“The Ultrasound Culture”

“The Ultrasound Culture”. BJOG: An International Journal of Obstetrics and Gynaecology 104.11 (1997): viii-viii. Web. 23 Oct. 2016.

The main argument of this article is that ultrasounds have become unnecessary for many medical reasons. It is explained that they are more used for a social aspect. Our culture has taken a medical procedure and pushed it into being strictly useful for what the sex of a baby in a pregnancy is. Originally regular pregnancies were used in order to determine menstrual dates, however in order to know when to do the ultrasound you must go off of the calendar anyways. Although, it was argued that through trials when regular ultrasounds were completed those pregnancies were less likely to have induction of labor. We also learn that it is believed that doing routine ultrasound checks gives a women reassurance, allows them to bond with the fetus, and decreases the anxiety, but the author of the article refers to Catherine Baillie and her colleagues, that these facts have all been disproved. In conclusion though it is still unclear that medical procedures need to be taken, there is no adverse effects to doing an ultrasound, therefore it is a safe procedure to be done.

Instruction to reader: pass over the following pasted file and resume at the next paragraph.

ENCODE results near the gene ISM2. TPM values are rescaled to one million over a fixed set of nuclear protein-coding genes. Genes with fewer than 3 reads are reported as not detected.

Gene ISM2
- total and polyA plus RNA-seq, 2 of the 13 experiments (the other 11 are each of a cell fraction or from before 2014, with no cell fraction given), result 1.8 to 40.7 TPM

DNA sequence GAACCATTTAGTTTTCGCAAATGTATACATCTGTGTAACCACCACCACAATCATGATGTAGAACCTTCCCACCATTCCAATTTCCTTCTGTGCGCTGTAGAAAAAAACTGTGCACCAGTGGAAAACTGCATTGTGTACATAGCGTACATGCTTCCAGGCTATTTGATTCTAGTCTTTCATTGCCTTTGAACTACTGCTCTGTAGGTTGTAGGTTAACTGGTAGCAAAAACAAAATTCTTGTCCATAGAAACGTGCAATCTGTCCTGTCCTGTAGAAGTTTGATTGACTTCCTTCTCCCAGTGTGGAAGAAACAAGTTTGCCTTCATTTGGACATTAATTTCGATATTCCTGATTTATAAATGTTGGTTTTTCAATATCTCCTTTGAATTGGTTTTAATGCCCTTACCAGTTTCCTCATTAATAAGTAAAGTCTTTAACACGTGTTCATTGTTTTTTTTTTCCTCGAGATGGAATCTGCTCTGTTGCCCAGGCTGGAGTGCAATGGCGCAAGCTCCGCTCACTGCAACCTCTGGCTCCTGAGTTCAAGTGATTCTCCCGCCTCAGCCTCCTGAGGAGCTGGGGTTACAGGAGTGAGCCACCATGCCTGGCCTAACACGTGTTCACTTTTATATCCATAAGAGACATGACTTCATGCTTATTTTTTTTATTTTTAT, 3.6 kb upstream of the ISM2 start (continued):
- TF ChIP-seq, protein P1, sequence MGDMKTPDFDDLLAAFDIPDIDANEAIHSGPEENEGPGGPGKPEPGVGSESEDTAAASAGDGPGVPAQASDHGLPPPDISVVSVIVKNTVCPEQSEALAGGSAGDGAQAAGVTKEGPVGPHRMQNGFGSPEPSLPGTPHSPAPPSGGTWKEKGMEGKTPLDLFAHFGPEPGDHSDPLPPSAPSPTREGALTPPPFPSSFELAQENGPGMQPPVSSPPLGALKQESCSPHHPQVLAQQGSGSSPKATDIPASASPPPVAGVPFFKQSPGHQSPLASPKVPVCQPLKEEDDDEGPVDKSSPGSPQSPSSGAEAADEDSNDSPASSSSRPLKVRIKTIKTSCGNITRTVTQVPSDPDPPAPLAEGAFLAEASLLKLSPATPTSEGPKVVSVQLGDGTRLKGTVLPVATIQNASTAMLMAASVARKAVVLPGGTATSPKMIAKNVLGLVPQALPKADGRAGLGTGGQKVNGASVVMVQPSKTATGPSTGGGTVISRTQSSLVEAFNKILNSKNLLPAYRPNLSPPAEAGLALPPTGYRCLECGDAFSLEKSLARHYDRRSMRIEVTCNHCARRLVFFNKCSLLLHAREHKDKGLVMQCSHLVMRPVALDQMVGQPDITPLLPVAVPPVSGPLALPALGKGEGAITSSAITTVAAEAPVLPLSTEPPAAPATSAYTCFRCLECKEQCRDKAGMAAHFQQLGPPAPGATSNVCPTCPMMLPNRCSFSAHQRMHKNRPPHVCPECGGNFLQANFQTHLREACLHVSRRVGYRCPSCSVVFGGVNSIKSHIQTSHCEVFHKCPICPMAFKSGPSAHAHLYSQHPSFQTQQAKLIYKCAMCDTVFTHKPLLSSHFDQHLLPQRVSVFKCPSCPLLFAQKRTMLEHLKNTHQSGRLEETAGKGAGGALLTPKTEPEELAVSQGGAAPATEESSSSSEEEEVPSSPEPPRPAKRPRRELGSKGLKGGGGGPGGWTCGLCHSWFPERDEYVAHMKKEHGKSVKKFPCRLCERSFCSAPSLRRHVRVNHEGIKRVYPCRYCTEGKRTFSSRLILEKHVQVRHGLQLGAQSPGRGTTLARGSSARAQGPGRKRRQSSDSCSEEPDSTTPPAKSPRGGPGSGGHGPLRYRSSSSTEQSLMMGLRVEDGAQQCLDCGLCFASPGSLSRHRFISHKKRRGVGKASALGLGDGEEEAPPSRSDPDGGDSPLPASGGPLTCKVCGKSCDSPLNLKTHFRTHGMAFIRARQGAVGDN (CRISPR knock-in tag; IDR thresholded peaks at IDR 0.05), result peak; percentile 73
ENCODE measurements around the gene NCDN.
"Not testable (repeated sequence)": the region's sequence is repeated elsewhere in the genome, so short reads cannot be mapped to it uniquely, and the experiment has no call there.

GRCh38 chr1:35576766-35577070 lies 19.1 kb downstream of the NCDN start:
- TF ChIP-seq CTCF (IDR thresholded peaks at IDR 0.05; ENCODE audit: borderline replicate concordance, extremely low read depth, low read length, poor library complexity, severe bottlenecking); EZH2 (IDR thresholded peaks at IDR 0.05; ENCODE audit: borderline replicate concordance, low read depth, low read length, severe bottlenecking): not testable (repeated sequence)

There is weakness in the author’s argument because they never clearly establish their opinion on whether we need ultrasounds or not in the beginning. It is not clear on if we need them until the last paragraph when the author argues that they do not do any harm to the pregnancies, and therefore we should continue to use them. They do well at referring to other published works in order to establish confidence and trust in the reliability of what they are saying. Their research brings up ethical issues of the fact that many people use ultrasounds only to establish what the sex of the baby will be when it is born. This also leads to issues about abortion.

This leads back to previous readings of establishing genders. Society and culture often pushes to express Genetaliea through different ways for example pink and blue or clothing. As we read in Myra Hird’s “Making Sex, Making Sexual Difference”, it is not always as simple as we make it out to be. Also more often than not, our society is to general and jumps to conclusions.  The article helps show how society often loses sight of what is truly important, and focuses on other social aspects; this can be explained when the author expresses, “Ultrasound has now become so routine in pregnancy that it is no longer a medical investigation, but a social event, where families come to watch, request pictures of the infant inside the uterus and wish to know its sex” (The Ultrasound Culture).

 

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